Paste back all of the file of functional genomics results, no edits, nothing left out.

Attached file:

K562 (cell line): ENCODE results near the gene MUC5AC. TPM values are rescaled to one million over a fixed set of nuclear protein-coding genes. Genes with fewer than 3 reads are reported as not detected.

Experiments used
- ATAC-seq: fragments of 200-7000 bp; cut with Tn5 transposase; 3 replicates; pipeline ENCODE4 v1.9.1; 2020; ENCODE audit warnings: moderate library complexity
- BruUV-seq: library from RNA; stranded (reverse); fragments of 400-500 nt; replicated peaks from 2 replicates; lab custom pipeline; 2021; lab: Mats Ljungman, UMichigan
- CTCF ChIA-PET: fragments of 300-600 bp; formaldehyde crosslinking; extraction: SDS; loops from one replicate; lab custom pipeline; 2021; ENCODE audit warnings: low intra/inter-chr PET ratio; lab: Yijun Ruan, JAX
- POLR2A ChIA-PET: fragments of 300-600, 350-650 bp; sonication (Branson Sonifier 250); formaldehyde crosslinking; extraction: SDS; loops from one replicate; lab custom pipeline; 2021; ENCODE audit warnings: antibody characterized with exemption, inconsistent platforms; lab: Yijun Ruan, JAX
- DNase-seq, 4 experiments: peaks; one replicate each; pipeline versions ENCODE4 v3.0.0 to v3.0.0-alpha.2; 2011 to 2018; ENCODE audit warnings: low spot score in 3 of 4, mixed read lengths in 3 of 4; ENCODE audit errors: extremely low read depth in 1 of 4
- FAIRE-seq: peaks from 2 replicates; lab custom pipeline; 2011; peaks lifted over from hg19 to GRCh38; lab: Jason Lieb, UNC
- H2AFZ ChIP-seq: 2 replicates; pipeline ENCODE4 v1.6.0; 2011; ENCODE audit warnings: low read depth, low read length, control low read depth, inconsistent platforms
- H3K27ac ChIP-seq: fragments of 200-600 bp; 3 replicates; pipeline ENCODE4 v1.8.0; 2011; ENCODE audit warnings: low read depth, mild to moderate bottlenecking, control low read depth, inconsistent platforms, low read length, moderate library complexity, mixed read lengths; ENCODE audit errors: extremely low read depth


K562 (cell line): ENCODE results near the gene MUC5AC. TPM values are rescaled to one million over a fixed set of nuclear protein-coding genes. Genes with fewer than 3 reads are reported as not detected.

Experiments used
- ATAC-seq: fragments of 200-7000 bp; cut with Tn5 transposase; 3 replicates; pipeline ENCODE4 v1.9.1; 2020; ENCODE audit warnings: moderate library complexity
- BruUV-seq: library from RNA; stranded (reverse); fragments of 400-500 nt; replicated peaks from 2 replicates; lab custom pipeline; 2021; lab: Mats Ljungman, UMichigan
- CTCF ChIA-PET: fragments of 300-600 bp; formaldehyde crosslinking; extraction: SDS; loops from one replicate; lab custom pipeline; 2021; ENCODE audit warnings: low intra/inter-chr PET ratio; lab: Yijun Ruan, JAX
- POLR2A ChIA-PET: fragments of 300-600, 350-650 bp; sonication (Branson Sonifier 250); formaldehyde crosslinking; extraction: SDS; loops from one replicate; lab custom pipeline; 2021; ENCODE audit warnings: antibody characterized with exemption, inconsistent platforms; lab: Yijun Ruan, JAX
- DNase-seq, 4 experiments: peaks; one replicate each; pipeline versions ENCODE4 v3.0.0 to v3.0.0-alpha.2; 2011 to 2018; ENCODE audit warnings: low spot score in 3 of 4, mixed read lengths in 3 of 4; ENCODE audit errors: extremely low read depth in 1 of 4
- FAIRE-seq: peaks from 2 replicates; lab custom pipeline; 2011; peaks lifted over from hg19 to GRCh38; lab: Jason Lieb, UNC
- H2AFZ ChIP-seq: 2 replicates; pipeline ENCODE4 v1.6.0; 2011; ENCODE audit warnings: low read depth, low read length, control low read depth, inconsistent platforms
- H3K27ac ChIP-seq: fragments of 200-600 bp; 3 replicates; pipeline ENCODE4 v1.8.0; 2011; ENCODE audit warnings: low read depth, mild to moderate bottlenecking, control low read depth, inconsistent platforms, low read length, moderate library complexity, mixed read lengths; ENCODE audit errors: extremely low read depth